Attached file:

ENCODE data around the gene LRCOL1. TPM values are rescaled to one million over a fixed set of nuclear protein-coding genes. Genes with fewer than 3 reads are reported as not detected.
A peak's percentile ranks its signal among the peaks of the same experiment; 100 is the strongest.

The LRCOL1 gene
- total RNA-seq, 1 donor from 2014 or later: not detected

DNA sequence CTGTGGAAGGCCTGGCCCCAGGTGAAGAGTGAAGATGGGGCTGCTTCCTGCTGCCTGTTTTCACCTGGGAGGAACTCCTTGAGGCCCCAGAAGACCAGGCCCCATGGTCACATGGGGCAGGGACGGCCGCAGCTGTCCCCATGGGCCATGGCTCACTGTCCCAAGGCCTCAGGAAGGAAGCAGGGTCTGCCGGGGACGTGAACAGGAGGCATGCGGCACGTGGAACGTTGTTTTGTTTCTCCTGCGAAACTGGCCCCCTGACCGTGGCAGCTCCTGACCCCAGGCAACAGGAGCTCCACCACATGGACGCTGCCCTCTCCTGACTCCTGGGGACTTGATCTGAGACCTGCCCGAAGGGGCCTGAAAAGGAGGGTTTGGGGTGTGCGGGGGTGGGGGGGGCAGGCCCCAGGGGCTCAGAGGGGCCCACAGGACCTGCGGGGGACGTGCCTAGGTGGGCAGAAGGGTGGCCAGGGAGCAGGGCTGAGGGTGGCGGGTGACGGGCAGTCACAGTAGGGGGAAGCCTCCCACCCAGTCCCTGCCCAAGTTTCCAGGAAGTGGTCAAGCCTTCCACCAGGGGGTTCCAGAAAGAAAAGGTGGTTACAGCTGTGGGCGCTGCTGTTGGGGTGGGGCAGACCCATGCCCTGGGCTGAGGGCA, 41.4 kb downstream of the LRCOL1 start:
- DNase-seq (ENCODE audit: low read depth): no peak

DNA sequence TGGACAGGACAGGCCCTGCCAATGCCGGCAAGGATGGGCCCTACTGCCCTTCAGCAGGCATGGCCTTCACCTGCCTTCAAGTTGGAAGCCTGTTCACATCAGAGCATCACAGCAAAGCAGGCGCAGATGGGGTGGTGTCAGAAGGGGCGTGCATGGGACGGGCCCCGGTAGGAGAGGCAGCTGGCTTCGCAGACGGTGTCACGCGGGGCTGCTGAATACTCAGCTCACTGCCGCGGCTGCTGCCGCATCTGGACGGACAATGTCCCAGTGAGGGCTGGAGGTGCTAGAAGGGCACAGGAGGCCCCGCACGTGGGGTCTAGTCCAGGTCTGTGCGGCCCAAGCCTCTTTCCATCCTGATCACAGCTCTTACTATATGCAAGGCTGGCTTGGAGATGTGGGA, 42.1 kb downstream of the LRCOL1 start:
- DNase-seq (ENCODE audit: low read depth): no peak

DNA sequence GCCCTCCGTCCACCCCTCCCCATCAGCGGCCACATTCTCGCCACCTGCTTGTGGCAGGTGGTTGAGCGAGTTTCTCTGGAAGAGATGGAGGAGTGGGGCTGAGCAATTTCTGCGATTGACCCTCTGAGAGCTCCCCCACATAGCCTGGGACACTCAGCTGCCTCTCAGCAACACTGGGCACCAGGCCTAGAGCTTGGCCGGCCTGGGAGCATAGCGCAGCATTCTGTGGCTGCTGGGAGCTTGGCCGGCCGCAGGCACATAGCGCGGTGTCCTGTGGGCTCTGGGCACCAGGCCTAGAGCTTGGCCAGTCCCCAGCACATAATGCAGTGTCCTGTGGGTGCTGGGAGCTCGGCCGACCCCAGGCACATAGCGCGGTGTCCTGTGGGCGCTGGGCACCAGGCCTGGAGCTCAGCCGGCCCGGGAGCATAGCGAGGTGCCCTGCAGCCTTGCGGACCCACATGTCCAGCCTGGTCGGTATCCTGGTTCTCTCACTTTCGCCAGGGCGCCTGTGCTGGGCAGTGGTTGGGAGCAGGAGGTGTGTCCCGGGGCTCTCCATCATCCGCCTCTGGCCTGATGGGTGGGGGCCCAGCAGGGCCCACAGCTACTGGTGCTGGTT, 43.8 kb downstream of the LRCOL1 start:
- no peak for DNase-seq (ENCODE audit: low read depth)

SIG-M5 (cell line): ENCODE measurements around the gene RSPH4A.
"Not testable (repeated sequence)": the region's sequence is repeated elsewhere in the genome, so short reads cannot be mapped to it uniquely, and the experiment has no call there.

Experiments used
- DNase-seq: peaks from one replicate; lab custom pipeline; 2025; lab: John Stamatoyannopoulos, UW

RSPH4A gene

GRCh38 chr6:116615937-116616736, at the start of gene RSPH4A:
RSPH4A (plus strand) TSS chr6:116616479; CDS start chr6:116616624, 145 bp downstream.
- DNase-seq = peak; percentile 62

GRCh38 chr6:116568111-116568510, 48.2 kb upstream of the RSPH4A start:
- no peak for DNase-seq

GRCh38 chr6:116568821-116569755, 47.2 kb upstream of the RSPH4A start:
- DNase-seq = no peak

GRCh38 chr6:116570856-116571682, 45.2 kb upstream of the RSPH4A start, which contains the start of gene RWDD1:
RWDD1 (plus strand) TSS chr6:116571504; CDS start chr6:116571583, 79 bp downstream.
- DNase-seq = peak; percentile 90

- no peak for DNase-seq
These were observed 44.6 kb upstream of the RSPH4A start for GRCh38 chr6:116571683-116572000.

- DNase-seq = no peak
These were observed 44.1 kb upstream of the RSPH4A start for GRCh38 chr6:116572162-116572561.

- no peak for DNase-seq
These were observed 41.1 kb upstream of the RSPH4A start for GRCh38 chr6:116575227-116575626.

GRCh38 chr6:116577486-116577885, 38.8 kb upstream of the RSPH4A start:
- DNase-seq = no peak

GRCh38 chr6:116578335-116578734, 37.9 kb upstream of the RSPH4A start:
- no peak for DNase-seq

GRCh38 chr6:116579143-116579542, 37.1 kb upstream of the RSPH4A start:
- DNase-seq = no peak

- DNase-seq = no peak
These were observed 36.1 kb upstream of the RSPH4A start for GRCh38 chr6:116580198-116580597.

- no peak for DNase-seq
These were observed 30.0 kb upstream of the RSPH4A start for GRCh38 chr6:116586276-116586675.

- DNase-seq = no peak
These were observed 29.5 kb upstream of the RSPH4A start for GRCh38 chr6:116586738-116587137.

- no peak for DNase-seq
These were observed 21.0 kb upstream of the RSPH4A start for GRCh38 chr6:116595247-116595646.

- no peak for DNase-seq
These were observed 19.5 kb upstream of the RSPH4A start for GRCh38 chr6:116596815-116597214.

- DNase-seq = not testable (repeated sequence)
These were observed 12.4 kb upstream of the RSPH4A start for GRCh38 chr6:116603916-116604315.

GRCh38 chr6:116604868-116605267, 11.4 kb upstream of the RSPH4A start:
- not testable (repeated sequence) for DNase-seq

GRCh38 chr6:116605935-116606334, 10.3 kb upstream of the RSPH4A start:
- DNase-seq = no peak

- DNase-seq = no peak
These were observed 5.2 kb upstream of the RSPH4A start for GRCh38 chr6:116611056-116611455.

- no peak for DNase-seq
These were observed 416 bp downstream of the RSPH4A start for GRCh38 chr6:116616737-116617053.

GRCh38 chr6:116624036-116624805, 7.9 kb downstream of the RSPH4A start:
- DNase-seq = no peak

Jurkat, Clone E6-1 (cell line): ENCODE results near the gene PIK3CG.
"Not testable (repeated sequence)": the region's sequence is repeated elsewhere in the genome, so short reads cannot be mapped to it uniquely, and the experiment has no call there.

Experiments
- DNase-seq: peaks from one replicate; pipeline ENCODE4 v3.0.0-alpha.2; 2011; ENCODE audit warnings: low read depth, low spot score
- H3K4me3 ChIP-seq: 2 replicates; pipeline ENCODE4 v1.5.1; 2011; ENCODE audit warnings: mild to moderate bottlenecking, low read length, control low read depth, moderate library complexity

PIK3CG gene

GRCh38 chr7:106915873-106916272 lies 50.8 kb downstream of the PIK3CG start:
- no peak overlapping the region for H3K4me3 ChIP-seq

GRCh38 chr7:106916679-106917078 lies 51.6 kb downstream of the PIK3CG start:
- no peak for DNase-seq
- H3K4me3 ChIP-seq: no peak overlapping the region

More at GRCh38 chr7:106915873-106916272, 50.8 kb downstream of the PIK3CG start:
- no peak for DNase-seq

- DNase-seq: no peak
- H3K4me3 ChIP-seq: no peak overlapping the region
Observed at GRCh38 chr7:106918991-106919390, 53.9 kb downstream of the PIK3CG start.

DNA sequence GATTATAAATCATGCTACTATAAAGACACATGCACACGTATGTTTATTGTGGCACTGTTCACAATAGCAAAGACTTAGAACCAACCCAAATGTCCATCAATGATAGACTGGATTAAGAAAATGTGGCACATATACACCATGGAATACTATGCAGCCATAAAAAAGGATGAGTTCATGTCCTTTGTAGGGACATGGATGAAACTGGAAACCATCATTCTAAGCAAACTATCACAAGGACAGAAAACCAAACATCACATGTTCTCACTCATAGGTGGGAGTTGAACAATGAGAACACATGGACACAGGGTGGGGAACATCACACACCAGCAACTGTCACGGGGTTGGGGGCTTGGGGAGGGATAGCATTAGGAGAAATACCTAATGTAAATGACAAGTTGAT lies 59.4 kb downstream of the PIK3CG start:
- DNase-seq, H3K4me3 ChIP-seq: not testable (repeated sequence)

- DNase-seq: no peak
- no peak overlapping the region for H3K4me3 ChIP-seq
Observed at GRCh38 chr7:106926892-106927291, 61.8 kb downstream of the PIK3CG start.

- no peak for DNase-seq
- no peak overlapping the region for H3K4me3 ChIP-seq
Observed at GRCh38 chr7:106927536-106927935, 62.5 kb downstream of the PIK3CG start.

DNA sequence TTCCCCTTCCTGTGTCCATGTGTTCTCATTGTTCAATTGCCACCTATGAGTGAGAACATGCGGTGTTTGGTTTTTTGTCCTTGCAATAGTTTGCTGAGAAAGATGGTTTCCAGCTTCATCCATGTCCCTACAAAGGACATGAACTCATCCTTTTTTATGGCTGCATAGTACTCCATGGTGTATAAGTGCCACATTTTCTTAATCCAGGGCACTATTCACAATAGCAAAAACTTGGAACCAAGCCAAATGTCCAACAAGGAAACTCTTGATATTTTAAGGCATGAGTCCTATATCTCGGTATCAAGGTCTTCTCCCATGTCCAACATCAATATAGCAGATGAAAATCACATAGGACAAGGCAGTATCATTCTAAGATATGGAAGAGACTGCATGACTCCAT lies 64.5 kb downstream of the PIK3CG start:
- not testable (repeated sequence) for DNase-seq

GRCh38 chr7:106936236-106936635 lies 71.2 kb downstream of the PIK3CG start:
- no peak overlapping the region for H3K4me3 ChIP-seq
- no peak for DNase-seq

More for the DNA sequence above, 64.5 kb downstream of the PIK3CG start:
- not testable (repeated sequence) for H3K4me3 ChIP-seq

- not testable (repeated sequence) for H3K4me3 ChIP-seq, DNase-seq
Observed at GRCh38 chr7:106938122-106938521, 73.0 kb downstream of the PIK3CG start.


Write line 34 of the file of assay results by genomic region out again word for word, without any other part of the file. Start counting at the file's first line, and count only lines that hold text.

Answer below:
GRCh38 chr6:116578335-116578734, 37.9 kb upstream of the RSPH4A start: